Despite that caveat, Baldelli expressed confidence in the midseason change: “Our guys will adapt well to this,” he said Thursday.
Still, Ryan said it’s a loss, citing Johnson’s “depth of knowledge” and his desire to be “constantly learning.”
Two springs ago, Johnson brought force plates, which are more popular in golf, to the Twins’ spring training complex and had pitchers throw off them to better understand how their kinetic chains were functioning.
“I think there will be a learning process there, but there hasn’t been any issues yet. Pete (Maki) and I have kind of had that dialogue (about preferences and terminology) through my entire time with the Twins,” Ryan said. “He’ll be around watching my bullpens asking me questions – not as much as Wes, but it’s enough to have the transition be pretty smooth.”
Twins reliever Emilio Pagan said Johnson quickly helped him add two pitches after he arrived via an Opening Day trade.
“I’m throwing two pitches now that I never threw before with the splitter and a new slider,” Pagan said. “They grade out with all the metrics as pitches that are really good for me. I appreciate that. … They are pitches that I’ve tried to throw in the past, and he gave me some cues that made it easier for me to be more consistent.”
For Smeltzer, the loss is more about personality and communication. Smeltzer said Johnson was good at communicating complex data from the front office in easy-to-digest ways. He called him an effective “translator.”
“Some of us understand analytics more than others,” he said, “but Wes has a way of getting it through to all of us.”
He added: “The biggest adjustment by far is going to be his loss of energy. It’s unmatched. He’s a fireball. He knows how to handle each guy individually.”
Johnson was there for Smeltzer’s major-league debut: six shutout innings at home against the Brewers on May 28, 2019. Sensing Smeltzer was perhaps overprepared for the occasion – he brought his own detailed game plan to the pregame pitchers’ meeting – Johnson told him: “Hey, you belong here, you are here for a reason.”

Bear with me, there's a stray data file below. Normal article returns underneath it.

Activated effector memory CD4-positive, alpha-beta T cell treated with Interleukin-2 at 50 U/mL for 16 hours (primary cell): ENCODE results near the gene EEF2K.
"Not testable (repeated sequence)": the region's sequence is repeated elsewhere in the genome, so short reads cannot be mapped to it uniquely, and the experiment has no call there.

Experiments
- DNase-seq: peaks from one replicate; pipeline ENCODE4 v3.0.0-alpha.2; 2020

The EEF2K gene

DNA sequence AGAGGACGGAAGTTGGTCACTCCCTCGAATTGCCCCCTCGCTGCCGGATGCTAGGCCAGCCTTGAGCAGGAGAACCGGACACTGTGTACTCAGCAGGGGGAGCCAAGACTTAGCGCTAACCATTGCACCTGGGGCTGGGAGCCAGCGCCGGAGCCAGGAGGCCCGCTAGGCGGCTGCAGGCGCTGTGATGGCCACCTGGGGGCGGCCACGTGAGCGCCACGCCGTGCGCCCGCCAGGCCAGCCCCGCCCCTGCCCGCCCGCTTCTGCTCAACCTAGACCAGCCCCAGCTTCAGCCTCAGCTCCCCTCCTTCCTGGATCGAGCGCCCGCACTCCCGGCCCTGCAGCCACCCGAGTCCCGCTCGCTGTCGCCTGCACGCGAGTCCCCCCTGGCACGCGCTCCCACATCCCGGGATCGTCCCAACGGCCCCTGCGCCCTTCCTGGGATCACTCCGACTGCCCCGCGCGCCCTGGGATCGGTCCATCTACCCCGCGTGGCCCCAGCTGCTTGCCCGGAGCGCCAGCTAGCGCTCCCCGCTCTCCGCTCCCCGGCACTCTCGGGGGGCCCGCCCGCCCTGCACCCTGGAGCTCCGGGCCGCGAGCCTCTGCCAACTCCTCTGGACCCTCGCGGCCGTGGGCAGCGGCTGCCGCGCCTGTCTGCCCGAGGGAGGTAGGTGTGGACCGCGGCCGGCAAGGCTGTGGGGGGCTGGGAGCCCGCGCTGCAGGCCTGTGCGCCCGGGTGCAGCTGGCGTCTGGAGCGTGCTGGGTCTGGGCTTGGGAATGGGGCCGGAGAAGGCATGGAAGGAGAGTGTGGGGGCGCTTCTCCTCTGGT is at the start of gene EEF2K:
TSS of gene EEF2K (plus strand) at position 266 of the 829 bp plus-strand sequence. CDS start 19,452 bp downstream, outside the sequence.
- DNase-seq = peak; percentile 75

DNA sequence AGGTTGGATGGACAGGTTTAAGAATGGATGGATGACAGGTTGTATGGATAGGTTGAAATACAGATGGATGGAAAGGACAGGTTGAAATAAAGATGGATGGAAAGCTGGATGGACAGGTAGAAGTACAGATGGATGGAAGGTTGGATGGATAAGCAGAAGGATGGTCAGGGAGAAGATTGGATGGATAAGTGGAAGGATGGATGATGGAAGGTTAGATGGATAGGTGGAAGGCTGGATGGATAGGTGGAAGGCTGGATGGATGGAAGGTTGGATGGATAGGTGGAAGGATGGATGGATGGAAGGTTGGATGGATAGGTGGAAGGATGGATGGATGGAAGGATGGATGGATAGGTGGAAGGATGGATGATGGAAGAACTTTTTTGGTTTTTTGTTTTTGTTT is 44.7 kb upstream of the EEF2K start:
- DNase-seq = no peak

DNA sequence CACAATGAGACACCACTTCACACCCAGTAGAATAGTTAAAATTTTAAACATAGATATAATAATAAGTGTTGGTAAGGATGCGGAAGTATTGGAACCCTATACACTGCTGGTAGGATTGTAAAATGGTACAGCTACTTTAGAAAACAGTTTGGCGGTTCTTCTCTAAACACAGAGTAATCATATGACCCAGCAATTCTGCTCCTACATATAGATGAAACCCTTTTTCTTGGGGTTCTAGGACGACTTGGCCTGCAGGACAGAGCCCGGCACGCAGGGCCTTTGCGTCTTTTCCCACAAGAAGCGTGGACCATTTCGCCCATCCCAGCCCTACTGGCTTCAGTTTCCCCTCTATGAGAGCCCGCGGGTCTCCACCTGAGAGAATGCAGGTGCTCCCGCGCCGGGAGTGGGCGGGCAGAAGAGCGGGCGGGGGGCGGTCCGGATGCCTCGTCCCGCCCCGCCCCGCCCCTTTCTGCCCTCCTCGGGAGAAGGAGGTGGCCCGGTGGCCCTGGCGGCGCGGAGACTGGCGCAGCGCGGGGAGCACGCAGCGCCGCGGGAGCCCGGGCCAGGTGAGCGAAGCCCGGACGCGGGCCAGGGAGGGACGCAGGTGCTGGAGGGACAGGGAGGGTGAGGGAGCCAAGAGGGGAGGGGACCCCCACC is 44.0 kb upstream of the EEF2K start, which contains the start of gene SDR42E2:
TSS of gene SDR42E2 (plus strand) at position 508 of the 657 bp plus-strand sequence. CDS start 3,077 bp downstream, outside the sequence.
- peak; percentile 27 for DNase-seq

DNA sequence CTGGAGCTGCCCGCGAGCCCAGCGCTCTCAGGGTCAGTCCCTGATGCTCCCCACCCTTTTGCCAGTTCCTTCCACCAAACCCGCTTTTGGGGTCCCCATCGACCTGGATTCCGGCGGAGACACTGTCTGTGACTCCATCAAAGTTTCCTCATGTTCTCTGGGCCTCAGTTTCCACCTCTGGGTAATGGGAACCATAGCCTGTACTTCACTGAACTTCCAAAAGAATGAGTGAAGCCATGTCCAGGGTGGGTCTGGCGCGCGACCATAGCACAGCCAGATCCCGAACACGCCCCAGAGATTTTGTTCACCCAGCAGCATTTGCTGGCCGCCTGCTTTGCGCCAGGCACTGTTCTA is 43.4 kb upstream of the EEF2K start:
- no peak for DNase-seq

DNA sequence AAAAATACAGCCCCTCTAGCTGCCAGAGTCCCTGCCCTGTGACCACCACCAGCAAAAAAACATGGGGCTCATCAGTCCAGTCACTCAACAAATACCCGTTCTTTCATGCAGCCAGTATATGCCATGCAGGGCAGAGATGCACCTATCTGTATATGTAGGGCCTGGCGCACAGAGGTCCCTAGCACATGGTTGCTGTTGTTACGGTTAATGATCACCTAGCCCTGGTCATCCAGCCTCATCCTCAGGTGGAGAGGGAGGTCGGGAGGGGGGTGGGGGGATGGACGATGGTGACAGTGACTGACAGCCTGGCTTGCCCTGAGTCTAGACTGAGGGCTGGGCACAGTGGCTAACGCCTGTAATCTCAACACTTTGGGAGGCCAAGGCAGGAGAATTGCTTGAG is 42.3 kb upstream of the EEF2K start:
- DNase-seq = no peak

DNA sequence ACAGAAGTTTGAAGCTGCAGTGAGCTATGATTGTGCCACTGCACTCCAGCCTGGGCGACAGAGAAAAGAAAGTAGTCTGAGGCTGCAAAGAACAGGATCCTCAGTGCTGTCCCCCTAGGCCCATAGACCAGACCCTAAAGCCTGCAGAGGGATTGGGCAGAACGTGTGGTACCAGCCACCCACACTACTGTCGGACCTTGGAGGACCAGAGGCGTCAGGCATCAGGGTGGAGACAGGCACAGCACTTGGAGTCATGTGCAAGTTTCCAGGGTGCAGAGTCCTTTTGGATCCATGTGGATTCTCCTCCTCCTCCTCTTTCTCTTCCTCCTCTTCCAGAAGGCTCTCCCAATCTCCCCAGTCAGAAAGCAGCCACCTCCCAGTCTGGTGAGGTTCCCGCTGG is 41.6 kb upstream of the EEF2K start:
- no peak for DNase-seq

Their final start together was Tuesday, another six-inning outing in which Smeltzer allowed one run on four hits with nine strikeouts.
“It was a lot more emotional than I thought it would be,” Smeltzer said. “I got pretty choked up when I came out and got that hug for the last time. It’s hard. He’s been there for every good one and every bad one.”
Johnson’s last postgame experience in a major-league clubhouse was a somber one. Music doesn’t thump after losses, especially on getaway day.
The Twins lost 5-3, their second straight walk-off loss. They lost three of five to Cleveland and lead the Guardians in the American League Central by only one game heading into play Friday.
Johnson flew back with the team to Minnesota. He probably had one more card game with Hank Conger on the team flight, his usual practice, and he surely exchanged some warm embraces and goodbyes. He said he’ll “100%” stay in touch with pitchers and coaches the rest of the season.
Then he’ll make his way to Louisiana to prepare for his second act as a college coach. The Twins, meanwhile, will begin the second half of their season without their talented pitching whisperer, trying to maintain their playoff positioning.
What Johnson meant to the Twins, and how difficult it will be to replace him under these circumstances, will be seen in the coming weeks as both parties go their separate ways.
Travis Sawchik is theScore’s senior baseball writer.